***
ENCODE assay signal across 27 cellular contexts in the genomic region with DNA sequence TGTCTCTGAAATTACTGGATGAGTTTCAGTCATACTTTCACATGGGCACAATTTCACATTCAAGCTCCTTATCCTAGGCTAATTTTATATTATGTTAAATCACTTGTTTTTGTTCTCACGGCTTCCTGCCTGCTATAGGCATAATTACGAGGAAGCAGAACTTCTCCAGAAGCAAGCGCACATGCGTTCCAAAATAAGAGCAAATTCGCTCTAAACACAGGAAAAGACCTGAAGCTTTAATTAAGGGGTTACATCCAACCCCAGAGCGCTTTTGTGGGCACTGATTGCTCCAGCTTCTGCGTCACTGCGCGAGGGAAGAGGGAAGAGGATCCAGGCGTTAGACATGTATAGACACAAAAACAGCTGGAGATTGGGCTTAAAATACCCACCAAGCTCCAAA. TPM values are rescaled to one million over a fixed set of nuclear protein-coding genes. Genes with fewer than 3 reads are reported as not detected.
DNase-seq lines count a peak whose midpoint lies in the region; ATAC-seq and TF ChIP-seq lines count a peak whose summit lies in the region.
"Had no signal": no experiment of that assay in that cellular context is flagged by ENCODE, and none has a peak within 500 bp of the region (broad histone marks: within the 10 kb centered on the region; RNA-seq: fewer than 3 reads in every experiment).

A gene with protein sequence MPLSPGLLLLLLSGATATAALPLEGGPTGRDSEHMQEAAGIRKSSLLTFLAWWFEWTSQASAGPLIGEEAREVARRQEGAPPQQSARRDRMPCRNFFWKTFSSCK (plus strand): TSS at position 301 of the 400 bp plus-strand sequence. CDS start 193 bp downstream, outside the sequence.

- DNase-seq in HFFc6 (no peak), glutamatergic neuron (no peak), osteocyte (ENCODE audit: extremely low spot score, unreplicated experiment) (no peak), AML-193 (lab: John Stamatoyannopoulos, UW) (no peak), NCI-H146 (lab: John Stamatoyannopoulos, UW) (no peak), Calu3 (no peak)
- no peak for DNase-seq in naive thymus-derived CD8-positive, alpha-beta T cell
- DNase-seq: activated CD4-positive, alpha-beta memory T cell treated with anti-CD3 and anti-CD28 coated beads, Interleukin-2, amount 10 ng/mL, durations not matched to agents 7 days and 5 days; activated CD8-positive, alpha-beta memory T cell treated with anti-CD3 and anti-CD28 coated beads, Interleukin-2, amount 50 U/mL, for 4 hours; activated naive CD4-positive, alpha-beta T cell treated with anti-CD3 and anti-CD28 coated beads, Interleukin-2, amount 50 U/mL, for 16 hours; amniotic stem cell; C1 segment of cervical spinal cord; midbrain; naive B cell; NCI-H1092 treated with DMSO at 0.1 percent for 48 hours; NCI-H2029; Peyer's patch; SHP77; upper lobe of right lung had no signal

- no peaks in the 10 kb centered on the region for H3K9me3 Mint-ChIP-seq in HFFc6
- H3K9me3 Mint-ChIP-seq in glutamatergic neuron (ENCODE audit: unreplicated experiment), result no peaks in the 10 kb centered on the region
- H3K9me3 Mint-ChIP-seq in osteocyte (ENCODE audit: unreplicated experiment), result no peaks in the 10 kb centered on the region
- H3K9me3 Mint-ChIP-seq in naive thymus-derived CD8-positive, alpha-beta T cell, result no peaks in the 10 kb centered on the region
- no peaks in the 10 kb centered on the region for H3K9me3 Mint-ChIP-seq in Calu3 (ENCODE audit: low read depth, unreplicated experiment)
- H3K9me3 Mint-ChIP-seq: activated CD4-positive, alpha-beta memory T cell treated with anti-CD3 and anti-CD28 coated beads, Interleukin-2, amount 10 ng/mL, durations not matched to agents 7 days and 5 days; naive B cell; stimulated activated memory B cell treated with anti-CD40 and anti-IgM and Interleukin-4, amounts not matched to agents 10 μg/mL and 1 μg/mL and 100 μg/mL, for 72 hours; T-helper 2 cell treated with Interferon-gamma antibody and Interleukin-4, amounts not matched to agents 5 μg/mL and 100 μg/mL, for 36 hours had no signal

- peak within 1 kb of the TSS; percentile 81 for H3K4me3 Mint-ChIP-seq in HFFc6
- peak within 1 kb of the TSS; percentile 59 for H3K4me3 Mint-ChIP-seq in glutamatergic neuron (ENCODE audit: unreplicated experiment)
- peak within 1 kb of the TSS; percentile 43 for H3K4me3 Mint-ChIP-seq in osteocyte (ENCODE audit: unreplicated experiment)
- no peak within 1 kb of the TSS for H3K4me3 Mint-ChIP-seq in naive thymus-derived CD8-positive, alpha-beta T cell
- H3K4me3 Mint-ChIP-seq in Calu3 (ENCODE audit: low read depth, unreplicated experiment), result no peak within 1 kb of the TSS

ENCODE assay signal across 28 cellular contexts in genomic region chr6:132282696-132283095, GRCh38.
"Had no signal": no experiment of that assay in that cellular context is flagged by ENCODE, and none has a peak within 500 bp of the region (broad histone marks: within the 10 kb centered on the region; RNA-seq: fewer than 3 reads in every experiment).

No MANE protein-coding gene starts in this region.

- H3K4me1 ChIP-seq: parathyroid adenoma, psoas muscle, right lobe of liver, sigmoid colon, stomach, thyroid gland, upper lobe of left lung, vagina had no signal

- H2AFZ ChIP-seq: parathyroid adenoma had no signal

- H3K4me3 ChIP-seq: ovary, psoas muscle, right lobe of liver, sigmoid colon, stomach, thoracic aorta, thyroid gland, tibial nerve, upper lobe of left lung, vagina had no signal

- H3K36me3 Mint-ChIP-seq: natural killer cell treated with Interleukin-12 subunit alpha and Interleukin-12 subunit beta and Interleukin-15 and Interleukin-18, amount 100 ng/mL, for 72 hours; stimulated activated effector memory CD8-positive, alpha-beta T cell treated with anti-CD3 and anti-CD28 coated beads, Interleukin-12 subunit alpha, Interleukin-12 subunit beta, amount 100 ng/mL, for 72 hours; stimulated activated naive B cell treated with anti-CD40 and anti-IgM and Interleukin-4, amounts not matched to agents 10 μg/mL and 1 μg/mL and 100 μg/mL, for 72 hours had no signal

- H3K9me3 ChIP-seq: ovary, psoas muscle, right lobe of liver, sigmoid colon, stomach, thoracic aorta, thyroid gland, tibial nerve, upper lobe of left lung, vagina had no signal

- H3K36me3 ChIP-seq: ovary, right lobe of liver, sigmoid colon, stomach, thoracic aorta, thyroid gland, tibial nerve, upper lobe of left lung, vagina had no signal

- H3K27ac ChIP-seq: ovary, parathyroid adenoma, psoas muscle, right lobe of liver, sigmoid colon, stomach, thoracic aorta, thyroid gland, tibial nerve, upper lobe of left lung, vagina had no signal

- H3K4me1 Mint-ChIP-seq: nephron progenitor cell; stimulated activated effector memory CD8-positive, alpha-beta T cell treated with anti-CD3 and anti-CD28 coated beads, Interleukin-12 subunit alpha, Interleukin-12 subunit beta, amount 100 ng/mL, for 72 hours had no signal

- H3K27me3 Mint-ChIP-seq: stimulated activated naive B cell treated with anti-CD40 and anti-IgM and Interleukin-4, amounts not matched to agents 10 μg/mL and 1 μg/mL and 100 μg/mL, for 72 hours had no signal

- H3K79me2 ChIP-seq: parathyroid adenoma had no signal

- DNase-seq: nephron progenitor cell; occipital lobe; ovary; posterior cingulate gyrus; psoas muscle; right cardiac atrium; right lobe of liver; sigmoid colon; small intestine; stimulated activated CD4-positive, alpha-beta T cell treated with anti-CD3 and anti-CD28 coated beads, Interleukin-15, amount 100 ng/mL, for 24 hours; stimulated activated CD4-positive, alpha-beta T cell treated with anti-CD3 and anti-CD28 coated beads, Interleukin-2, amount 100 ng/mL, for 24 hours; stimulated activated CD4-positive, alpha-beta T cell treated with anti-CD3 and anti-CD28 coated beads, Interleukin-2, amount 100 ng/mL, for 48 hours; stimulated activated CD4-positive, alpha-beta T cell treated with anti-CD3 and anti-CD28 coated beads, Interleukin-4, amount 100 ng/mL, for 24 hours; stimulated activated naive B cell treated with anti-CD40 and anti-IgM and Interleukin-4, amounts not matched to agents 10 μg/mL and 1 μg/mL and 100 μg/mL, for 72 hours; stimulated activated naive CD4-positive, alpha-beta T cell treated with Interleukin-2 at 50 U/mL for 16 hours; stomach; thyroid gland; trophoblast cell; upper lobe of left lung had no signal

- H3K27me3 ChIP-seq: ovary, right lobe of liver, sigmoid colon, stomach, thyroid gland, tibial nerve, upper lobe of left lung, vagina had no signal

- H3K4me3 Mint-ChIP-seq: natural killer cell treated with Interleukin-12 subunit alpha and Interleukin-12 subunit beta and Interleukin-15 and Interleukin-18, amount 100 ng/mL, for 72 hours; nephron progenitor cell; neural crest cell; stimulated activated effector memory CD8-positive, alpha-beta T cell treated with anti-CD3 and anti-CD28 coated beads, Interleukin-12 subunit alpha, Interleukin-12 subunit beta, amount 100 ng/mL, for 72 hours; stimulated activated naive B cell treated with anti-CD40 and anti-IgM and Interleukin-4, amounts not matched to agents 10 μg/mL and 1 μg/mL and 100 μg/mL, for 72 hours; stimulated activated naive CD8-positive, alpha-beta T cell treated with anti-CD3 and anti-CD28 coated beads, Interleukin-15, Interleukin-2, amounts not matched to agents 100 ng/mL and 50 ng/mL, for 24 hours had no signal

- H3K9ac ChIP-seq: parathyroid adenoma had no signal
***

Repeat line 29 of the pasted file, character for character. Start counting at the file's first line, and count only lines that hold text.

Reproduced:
- H3K4me1 Mint-ChIP-seq: nephron progenitor cell; stimulated activated effector memory CD8-positive, alpha-beta T cell treated with anti-CD3 and anti-CD28 coated beads, Interleukin-12 subunit alpha, Interleukin-12 subunit beta, amount 100 ng/mL, for 72 hours had no signal